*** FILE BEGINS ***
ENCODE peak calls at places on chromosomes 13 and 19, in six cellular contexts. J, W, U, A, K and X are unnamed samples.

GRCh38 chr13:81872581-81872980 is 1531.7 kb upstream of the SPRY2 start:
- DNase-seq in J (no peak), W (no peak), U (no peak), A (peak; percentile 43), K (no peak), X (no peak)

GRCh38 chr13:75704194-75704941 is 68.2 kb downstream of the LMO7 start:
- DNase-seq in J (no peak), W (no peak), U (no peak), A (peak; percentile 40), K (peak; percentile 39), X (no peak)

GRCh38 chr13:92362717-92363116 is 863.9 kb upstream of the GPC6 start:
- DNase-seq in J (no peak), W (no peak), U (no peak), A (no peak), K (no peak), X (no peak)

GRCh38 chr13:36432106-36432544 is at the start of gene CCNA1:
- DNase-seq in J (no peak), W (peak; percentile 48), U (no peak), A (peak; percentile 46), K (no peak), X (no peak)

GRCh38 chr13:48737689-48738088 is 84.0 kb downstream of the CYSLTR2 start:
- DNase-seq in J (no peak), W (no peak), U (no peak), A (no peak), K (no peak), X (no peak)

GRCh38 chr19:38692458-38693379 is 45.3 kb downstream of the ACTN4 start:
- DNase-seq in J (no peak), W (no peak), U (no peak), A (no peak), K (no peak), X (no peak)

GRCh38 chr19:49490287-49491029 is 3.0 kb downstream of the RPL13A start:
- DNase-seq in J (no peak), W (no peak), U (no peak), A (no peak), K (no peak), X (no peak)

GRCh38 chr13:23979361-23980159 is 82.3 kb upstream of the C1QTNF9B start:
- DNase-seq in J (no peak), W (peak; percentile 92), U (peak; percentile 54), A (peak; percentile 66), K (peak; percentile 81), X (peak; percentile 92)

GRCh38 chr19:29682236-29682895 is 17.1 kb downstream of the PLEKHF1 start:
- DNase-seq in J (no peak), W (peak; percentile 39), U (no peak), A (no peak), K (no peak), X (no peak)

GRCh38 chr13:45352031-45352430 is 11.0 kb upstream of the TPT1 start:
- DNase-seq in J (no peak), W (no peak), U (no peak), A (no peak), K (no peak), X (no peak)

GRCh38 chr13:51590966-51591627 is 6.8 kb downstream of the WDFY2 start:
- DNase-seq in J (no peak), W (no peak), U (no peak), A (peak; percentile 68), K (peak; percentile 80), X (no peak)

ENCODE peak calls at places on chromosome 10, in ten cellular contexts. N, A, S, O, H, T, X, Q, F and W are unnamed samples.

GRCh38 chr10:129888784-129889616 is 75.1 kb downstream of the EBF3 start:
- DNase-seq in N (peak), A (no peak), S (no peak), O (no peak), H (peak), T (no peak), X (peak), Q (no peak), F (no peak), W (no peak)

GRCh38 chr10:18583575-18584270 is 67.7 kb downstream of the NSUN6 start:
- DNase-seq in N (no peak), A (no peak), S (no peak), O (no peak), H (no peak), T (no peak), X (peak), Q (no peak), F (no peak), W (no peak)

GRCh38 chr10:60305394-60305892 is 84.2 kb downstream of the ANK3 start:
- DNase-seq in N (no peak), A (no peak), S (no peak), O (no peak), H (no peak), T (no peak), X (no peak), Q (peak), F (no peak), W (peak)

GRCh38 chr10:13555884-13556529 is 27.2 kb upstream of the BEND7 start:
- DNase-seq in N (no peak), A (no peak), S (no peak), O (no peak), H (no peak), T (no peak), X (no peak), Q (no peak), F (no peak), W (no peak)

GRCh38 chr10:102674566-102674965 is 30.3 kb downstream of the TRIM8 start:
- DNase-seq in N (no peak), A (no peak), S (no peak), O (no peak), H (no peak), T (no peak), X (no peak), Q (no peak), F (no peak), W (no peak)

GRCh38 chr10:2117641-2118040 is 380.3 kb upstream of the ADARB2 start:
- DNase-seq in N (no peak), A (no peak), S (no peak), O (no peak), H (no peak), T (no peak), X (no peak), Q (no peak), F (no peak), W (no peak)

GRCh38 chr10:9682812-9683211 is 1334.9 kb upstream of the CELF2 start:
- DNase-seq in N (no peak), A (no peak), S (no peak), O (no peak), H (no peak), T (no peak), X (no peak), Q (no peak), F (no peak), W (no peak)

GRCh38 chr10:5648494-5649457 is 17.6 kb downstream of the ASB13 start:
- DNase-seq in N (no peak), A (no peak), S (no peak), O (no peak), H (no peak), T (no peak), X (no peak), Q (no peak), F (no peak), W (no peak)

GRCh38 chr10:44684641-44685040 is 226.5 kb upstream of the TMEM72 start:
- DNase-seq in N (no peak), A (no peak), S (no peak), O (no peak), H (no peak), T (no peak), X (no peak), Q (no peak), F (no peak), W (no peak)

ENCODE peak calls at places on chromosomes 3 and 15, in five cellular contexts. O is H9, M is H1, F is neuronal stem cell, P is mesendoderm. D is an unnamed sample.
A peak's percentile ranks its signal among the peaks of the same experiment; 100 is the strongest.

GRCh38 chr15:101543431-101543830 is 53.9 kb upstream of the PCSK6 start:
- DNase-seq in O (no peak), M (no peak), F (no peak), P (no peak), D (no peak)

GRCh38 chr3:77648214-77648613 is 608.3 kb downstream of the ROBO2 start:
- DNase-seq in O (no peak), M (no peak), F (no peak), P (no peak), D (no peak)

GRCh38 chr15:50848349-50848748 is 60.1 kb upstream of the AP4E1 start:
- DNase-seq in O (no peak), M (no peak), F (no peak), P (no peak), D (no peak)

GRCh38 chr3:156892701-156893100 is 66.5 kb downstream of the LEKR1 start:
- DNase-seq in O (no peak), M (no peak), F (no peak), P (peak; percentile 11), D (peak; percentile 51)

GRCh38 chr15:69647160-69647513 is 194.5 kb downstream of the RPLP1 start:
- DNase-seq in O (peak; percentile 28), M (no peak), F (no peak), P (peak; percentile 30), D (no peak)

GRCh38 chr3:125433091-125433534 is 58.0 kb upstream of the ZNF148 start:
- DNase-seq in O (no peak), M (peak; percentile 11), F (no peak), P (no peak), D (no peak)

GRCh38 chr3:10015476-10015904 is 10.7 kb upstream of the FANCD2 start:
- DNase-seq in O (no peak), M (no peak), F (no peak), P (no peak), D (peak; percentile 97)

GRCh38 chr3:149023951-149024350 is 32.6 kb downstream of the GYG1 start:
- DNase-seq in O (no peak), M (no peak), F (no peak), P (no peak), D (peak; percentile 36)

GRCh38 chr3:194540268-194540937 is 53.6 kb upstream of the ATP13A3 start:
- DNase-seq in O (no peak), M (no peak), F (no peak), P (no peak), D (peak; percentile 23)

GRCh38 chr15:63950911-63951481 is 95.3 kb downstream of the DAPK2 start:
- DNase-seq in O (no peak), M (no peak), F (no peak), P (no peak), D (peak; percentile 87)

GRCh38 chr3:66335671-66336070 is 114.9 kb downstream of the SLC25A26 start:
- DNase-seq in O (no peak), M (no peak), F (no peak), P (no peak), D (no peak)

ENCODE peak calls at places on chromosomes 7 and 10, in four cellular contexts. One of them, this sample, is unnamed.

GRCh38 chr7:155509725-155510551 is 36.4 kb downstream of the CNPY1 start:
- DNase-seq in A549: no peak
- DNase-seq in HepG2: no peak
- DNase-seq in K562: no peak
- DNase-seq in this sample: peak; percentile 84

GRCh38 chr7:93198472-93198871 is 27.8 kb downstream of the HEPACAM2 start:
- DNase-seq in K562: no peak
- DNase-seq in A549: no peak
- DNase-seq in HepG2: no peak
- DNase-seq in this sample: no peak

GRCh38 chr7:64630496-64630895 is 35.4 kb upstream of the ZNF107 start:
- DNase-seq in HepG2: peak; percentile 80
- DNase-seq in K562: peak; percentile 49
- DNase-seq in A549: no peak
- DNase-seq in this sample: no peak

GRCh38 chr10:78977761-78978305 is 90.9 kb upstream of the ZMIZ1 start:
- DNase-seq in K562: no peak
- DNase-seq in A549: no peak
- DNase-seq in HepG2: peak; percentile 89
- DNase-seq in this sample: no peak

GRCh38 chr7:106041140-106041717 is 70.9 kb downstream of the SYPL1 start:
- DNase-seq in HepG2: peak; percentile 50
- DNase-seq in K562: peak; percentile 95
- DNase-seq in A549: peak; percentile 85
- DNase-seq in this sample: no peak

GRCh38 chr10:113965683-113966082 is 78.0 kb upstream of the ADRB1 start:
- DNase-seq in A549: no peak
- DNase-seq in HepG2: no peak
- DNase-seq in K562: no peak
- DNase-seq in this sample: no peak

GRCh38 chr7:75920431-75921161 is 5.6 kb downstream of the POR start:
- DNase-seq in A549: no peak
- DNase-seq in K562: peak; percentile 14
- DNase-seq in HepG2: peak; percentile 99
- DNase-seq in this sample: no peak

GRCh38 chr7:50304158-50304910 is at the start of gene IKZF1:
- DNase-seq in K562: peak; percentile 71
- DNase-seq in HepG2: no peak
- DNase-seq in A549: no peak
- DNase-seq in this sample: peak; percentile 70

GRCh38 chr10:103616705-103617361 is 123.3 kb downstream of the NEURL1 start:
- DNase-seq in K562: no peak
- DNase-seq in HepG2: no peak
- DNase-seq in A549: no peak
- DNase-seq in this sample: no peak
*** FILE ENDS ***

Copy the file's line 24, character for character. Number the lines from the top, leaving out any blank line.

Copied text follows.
ENCODE peak calls at places on chromosome 10, in ten cellular contexts. N, A, S, O, H, T, X, Q, F and W are unnamed samples.